When separations or hiving off occurs we don’t have to make one group right or wrong – it is natural that people should have different approaches and should want to form different configurations, and this is what happened fifty years ago. A new chapter in the story of Druidry began.
In 1964, after a great deal of heart-searching, and after ten years of being in the Ancient Druid Order, Nuinn broke away from that group to found OBOD, and in doing so he sowed the seeds which have resulted in what we see in the order today – half a century later.
I first met Nuinn in 1963, and seven years later, in 1970, when I was initiated at a Beltane ceremony on Glastonbury Tor, there were only about a dozen members in the Order – and most of them seemed very elderly to me. But as we stood in the circle, just below the summit, the Third Ear Band played for us – wearing blue Bardic tabards supplied by Nuinn. The year before, they had issued their album Alchemy, which included tracks with titles like ‘Druid One’ and ‘Stone Circle’ – with later albums being called The Elements, and Magus.
1970 was also the year John Michell had published his book ‘A View Over Atlantis’- which became a cult best-seller and introduced a generation to the idea of the British mysteries. Although Nuinn was in many ways an old fashioned man, preoccupied with heritage and the past, he could sense the new tides being borne into humanity – re-articulating the age-old esoteric tradition in new ways – and so he made contact with the Third Ear Band, and with John Michell.
And as I stood there on the Tor, my 18 year old self bemused by being in a ritual with the unlikely combination of an avant-garde hippy band with these people who seemed genuinely ancient druids to me – and who kept forgetting their places in the ceremony – I was also inspired by a vision of how it could be: of how there could be hundreds of people standing on the Tor. Of how it is in fact now, when we climb the Tor to perform our ceremony each year in June. This afternoon there will be hundreds of us there.
Since that time, the Order has grown from a handful of members who lived mostly in London, to become a truly international group with over 17,000 members in 69 countries. Today in this marquee there are members from 19 countries present. They say ‘mighty oaks from little acorns grow’ and that has certainly been true in the Order’s case. But how has the mighty oak, or more accurately the forest, which is now OBOD, grown from the handful of seeds cast on the ground by Nuinn half a century ago?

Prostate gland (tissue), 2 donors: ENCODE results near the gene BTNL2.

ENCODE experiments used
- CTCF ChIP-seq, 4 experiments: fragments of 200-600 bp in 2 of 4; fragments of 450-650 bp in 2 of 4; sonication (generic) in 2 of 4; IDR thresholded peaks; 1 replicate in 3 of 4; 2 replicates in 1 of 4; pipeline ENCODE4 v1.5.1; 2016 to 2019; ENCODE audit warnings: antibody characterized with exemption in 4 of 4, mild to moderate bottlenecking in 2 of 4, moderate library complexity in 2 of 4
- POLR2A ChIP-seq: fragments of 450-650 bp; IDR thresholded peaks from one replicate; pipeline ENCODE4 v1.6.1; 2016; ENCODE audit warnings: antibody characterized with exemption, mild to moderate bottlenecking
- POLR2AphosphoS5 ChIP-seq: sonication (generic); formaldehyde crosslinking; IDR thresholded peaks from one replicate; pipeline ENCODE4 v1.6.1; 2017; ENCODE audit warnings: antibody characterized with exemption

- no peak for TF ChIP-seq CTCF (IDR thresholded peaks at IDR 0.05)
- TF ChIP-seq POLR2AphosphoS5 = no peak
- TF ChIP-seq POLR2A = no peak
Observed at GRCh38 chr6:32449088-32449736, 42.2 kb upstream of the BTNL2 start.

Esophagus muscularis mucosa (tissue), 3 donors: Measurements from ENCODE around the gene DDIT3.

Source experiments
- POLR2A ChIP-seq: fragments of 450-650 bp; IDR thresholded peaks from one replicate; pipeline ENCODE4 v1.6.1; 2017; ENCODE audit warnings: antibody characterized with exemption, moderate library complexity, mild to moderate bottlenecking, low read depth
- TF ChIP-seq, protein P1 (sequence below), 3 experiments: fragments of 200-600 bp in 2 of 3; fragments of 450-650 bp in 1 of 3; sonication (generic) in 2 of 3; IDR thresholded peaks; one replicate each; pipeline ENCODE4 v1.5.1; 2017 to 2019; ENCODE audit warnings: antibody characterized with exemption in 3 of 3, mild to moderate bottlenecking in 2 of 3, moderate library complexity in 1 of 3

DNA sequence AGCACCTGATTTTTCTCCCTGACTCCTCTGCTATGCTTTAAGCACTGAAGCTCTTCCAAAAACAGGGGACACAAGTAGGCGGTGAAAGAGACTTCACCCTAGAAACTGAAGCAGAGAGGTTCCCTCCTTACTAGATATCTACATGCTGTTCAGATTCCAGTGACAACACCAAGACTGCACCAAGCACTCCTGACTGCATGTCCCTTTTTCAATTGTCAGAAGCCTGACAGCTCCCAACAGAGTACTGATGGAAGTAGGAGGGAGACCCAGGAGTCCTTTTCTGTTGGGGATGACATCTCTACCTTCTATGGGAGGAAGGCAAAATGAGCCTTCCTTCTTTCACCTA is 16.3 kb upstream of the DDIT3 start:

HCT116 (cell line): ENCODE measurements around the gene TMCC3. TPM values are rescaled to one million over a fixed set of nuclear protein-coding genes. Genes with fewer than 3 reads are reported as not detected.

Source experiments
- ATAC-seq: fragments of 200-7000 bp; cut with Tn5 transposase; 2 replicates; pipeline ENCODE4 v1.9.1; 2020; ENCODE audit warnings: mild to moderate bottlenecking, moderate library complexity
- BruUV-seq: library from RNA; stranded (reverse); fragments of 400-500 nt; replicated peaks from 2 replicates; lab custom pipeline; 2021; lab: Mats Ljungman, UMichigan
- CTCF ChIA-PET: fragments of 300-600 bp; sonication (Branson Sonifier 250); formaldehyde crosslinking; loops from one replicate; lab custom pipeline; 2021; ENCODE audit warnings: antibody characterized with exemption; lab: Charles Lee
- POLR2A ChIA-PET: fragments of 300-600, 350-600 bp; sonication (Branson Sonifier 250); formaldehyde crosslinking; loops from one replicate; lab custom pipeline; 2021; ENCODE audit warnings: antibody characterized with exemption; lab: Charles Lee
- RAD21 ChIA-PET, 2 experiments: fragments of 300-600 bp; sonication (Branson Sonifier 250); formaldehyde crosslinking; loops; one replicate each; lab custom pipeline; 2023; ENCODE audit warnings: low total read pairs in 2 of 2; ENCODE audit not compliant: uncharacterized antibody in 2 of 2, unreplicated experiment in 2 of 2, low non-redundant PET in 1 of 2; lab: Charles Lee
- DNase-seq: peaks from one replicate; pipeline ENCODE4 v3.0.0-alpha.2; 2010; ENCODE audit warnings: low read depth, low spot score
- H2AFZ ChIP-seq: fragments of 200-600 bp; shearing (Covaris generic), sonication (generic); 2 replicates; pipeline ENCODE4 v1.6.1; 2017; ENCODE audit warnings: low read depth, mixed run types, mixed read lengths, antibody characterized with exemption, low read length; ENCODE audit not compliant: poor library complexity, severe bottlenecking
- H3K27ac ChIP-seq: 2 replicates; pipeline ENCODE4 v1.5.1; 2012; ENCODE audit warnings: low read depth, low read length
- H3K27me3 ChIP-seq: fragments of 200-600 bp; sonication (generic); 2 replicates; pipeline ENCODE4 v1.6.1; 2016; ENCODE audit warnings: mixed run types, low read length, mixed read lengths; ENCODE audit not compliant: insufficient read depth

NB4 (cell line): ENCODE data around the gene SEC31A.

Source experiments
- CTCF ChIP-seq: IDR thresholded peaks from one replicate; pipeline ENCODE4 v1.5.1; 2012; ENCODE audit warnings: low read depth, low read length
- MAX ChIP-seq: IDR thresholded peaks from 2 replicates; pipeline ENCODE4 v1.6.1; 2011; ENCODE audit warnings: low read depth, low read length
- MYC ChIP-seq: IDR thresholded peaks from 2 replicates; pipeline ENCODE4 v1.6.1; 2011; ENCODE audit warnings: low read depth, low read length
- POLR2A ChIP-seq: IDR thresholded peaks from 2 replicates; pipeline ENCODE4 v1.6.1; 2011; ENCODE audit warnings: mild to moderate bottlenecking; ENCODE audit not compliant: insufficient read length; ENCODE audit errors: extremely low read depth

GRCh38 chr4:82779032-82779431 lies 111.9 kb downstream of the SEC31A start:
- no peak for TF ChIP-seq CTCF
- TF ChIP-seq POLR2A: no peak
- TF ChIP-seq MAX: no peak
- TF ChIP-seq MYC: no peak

Perhaps the most significant of the seeds that Nuinn sowed were – first and foremost – the founding of the Order itself: the establishment of a mystery school with the three levels or grades of training of Bard, Ovate & Druid. But he was also responsible for the introduction of the observance of the Eightfold Year into modern Druidry, as his friend Gerald Gardner was responsible for its introduction into Wicca. And in addition, he introduced an emphasis on the Bardic Arts, and an appreciation of the value of Celtic myth and treelore, which had been surprisingly absent within Druidry until his time.
To grow, seeds require the right soil and conditions, and the 60s provided fertile ground for planting – it was a time when radical ideas could be aired, when an interest in magic and mysticism could surface again after the decades of the 40s and 50s, which had been focussed on war and then reconstruction.
Nuinn sowed and then nurtured these seeds for just 11 years, until he died in 1975. There were even fewer members by then, almost all of them were elderly, and after his death, there just wasn’t sufficient impetus for the Order to keep going. It was closed in the apparent world, and lay fallow for thirteen years. And it did this as we started to move into a different era.
The mid-seventies and 80s were the Nixon, Reagan, Thatcher years. It was the time of the splurge generation, rampant consumerism, of hostile takeovers – the era of laissez-faire economics and neo-liberalism. The turn towards the soul of the 60s had morphed into the hedonism, narcissism and materialism of the Me, Me, Me Generation of the 1980s. It wasn’t a conducive atmosphere for the pursuit of the spiritual quest – particularly a quest not so much concerned with personal salvation, but more with developing a reverence for the Earth.